More people stood by the houseboat rail, staring and pointing. Emma was out there with her mouth open–talking–and Keisha was just watching, grinning her widest grin.
Seung said, “I’m hungry. Show me simple things here. Mudbugs, yes?”
Dance nodded. “Back this way, wave hello to the nice ladies. Don’t stop.”
Seung waved, and let his tail push his body in lazy s-curves. “Swim feels good,” he yelled up at the people leaning far over the railing.
Next to Dance, something long and thin and dark whipped up out of the water very fast; there was a splash behind them, and he heard Emma yell. “Faster?” Seung said.
“Now, yes,” Dance giggled, and took off.
What distracted him from diving after Dance was the splash of a different, bigger body coming into the water. Drin surfaced and gripped a dock piling midway between them. He was reddened from sun in some places and pale as an oyster in others. He gave a whoop and started swimming.
“Your spanking is coming after you.”
“Worth it,” Dance said, looking back. “Okay, I let him catch up.”
“Hungry,” Seung reminded him.
Dance looked at him, nodded towards the pale man plowing along vigorously toward them, and then pointed at brush hanging over the water. “Wait for the fish. Your skin knows. Don’t think too much. Just listen with your skin.” The sleek dark head dropped lower in the water, and he moved off a little to one side. “Can you hear me moving?”
Seung thought about it. “You are beating grasses underwater.”
Dance grinned. “Excellent. There. I’m driving bottom fish.”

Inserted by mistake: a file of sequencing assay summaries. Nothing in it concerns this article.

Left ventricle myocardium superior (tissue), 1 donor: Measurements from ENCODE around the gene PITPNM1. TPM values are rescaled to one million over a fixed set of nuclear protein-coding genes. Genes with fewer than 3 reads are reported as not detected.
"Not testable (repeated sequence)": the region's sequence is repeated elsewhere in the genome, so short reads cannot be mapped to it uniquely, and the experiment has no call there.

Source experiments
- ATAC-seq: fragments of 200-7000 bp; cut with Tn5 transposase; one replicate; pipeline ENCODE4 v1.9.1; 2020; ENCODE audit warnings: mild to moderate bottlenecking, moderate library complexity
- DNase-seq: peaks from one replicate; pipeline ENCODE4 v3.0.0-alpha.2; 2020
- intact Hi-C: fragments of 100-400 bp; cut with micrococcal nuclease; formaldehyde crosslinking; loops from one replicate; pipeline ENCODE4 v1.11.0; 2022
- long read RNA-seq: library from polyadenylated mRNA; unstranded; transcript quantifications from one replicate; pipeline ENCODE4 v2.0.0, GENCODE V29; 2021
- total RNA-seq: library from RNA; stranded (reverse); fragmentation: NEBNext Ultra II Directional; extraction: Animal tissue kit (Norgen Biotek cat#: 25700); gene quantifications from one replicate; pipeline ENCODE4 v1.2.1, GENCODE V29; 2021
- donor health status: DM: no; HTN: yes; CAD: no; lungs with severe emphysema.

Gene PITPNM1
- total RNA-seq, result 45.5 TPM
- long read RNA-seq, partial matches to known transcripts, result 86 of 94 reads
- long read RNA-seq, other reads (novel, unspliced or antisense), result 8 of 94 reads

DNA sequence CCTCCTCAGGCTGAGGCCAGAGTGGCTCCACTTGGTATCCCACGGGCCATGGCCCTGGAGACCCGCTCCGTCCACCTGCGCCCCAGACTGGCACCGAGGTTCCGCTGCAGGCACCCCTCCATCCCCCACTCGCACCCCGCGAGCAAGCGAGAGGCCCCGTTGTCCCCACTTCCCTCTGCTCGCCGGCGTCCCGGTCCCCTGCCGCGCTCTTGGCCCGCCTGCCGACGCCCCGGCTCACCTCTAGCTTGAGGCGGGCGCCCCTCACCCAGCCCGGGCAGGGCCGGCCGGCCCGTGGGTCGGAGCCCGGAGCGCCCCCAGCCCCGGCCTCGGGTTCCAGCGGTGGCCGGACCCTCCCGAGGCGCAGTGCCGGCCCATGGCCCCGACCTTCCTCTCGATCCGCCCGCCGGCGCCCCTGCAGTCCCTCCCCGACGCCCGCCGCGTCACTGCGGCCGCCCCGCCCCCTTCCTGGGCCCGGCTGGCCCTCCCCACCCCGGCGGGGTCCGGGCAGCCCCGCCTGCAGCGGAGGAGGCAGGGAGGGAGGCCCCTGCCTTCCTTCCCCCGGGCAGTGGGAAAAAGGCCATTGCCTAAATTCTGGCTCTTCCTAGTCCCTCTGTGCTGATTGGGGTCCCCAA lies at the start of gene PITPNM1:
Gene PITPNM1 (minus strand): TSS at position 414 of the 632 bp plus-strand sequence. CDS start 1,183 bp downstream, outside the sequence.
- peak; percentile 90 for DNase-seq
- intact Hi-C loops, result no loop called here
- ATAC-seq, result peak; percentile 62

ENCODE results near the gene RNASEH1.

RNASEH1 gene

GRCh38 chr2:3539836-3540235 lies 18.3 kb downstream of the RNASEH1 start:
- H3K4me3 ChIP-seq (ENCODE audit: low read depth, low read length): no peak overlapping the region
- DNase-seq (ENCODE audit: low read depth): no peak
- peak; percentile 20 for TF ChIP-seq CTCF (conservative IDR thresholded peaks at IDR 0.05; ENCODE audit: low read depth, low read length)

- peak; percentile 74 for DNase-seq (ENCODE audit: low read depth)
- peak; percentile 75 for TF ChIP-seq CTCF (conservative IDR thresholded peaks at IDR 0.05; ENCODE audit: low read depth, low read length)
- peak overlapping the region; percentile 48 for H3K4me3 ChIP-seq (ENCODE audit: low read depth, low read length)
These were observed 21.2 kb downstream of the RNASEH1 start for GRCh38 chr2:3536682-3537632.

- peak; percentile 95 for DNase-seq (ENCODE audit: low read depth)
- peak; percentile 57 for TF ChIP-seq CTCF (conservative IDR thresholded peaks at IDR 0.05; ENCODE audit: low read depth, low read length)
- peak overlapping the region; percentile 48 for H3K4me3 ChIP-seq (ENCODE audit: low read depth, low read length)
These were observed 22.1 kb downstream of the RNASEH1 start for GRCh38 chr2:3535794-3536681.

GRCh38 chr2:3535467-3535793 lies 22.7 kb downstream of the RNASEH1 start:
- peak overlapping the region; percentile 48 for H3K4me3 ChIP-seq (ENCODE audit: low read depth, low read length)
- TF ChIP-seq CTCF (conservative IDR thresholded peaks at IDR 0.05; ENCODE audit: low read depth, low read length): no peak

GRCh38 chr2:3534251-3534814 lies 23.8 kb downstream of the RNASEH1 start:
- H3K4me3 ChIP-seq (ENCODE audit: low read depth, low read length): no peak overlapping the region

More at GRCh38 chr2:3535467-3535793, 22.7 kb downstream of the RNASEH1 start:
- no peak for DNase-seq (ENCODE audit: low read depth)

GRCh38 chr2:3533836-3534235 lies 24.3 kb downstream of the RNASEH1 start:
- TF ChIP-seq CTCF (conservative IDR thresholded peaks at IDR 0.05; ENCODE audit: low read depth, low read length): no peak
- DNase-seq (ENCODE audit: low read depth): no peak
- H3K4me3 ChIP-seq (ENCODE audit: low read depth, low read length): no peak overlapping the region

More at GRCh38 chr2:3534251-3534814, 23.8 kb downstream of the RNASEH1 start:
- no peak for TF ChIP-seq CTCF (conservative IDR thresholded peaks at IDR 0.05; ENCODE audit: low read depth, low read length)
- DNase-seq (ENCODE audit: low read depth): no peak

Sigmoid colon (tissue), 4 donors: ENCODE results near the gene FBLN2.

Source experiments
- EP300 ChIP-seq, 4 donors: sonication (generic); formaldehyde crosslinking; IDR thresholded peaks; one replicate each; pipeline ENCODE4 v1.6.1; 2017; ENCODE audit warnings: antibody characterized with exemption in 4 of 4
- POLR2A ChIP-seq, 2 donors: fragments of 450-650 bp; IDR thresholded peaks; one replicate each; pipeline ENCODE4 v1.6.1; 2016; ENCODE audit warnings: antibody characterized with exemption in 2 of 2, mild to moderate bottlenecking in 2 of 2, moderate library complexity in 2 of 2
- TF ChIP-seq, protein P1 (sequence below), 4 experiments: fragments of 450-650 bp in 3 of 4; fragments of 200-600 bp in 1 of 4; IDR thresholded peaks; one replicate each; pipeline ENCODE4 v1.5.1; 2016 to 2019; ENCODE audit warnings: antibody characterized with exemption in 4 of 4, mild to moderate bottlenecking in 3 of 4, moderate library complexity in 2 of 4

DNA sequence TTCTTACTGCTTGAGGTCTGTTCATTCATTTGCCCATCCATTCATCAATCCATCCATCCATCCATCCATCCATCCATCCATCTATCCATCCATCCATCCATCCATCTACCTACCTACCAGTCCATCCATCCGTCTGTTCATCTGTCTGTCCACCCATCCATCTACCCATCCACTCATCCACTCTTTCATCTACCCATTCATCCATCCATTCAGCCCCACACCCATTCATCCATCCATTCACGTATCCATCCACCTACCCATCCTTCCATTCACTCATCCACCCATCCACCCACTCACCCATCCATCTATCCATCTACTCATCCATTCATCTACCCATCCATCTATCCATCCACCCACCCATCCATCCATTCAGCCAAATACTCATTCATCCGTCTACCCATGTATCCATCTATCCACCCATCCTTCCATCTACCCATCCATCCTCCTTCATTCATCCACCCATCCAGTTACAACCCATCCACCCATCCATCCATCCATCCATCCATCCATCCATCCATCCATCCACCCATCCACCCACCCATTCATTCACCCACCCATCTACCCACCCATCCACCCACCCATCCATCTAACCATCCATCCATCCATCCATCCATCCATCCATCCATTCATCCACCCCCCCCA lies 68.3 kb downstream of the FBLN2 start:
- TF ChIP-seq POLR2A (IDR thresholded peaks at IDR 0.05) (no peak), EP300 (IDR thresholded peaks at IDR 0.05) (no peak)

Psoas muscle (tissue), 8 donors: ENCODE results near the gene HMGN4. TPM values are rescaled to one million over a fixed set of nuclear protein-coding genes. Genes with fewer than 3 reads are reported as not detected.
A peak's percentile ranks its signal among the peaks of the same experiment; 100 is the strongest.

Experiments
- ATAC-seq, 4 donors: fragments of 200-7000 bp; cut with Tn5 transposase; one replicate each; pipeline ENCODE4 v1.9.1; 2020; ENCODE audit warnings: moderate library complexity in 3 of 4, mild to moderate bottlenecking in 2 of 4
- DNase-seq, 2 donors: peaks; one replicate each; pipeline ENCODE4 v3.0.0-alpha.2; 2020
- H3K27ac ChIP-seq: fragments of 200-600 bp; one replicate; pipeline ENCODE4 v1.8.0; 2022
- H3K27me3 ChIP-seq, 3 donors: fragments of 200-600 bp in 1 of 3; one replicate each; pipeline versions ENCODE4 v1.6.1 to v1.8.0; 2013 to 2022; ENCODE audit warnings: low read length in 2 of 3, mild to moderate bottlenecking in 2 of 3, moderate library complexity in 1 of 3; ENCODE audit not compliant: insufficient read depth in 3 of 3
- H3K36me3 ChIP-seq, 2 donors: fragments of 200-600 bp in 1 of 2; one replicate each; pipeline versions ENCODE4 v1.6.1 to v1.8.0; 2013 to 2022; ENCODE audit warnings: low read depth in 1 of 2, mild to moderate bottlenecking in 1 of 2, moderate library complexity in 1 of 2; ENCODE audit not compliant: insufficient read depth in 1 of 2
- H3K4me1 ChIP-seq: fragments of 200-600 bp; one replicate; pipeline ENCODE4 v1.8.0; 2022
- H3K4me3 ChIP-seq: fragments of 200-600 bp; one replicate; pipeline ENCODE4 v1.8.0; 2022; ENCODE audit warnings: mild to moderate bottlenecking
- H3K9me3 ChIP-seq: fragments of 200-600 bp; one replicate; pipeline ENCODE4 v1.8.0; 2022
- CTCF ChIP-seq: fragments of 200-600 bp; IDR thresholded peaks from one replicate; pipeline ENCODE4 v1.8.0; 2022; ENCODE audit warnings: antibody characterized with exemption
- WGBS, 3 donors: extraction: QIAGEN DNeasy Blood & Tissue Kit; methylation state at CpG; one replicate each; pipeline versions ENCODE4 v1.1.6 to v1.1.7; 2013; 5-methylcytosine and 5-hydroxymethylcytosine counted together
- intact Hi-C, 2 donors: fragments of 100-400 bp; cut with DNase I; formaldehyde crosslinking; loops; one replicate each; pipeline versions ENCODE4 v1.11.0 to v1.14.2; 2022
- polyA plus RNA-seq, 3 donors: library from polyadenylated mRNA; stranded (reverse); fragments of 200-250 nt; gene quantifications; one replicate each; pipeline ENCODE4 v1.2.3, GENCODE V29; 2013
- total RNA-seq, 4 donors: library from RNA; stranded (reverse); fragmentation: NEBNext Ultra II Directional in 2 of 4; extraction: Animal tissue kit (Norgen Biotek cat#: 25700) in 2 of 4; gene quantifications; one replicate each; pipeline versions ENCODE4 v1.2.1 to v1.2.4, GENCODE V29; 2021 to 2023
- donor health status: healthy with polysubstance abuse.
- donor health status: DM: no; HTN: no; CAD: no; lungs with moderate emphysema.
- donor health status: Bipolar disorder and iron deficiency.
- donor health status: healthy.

Something brushed, tickled his skin. His tail snapped through the water, and then he got his fingers buried in the thing’s eyes, and the body was flopping violently in the coils of his tail, and he was squeezing down thumbs under the big plates of the gills. It had huge steely scales and a weird mouth and even weirder tail–
“Sturgeon,” Dance said, rising up in the water, and smiling. “Hit the base of the head to mercy-kill it.”
But Seung had already done that very thing, faster than Dance could say the words. His tail tip punched upward, he raked his hands apart. The fish split along either side of the spine as neatly as a filet, the muscles still twisting, and the viscera dropped into the cradle of tight loops of Seung’s tail. His tailtip curled daintily, yanked out the raw spine, and flicked it off tidily into the water. Slowly, he held out the viscera toward his brother. Seung panted, watching Dance’s eyes darken.
Dance was breathing hard too. He jerked his head away, took deep breaths. He waved one hand at the water. “Cook it first,” he said harshly.
“But you want raw right now,” Seung whispered.
Dance flung up both hands. “There’s plenty, they just stocked the pond. I’ll eat.”
“But you never get the right things, you’re always hunting,” Seung said.
“I need more as I’ve got longer,” Dance said, sinking back down in the water.
“As you got longer,” Seung said, shaking his head. “Does it feel weird to say that?”
Dance nodded, looking down at the water. His eyes sought fish movements, tracking shadows automatically. “What feels weird is to be swimming in this bayou grabbing fish with my bare hands. Grabbing nutrias and rabbits and squirrels.” In English, he growled, “I’m a musician, dammit, I play Bach and Mozart and Vivaldi–”
“And you’ll eat rats if you can get them,” Seung said.
“Or anything else,” Dance said wryly. “Radishes, salad greens–”
“Fry it for me, please,” Seung said, and held out the viscera.
Dance’s tail swirled up the mess in some coils, there was a brief puff of smoke and the stink of burnt liver. Then he tumbled it into the coiled bowl of Seung’s tailtip. Seung ate it off his own tail, mumbling a little as he held out the raw fillets to Dance instead.
“Good, huh?” Dance said, eyes still watching the pond.
“It was eating mud and frogs,” Seung said, ecstatic. “This thing is big!”
“Yeah, I didn’t know there were any sturgeons down here. And I don’t know how something that big got past me and Estania. We usually fish this hole pretty bare.”